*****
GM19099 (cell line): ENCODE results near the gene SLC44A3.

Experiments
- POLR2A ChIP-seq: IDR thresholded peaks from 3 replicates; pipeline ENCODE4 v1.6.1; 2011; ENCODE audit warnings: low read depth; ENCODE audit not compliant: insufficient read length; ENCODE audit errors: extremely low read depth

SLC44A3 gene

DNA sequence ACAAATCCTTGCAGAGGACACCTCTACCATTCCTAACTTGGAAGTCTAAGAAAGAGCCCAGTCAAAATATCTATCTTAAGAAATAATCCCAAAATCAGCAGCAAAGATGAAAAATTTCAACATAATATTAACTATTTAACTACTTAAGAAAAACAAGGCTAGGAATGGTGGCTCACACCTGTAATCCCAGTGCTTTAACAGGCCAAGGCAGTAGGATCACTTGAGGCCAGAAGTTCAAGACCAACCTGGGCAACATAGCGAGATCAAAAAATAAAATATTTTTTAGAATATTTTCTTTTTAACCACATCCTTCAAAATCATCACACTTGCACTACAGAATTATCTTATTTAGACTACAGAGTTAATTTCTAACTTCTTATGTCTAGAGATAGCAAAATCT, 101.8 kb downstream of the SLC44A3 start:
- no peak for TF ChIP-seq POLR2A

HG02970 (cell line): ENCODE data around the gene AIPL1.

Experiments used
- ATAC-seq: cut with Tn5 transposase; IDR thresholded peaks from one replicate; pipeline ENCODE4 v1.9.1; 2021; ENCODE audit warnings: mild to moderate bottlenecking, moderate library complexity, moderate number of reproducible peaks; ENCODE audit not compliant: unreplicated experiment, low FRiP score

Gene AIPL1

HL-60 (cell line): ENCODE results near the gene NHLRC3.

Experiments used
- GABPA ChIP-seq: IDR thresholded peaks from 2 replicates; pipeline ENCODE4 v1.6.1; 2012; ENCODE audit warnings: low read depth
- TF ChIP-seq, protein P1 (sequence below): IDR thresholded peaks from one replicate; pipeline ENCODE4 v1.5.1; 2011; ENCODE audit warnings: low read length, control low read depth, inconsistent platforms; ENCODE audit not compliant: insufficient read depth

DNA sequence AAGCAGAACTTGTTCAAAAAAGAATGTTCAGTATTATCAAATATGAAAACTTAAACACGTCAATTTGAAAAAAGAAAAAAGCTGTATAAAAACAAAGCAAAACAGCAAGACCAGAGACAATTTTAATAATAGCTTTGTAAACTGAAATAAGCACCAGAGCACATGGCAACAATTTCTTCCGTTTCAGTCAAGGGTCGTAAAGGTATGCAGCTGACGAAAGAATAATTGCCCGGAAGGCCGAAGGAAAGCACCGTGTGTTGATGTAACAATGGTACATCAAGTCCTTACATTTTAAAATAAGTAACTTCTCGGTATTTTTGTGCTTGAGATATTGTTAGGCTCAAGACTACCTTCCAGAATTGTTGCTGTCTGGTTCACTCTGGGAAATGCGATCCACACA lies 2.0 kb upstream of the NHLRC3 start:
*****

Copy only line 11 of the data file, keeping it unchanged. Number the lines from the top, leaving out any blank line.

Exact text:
HL-60 (cell line): ENCODE results near the gene NHLRC3.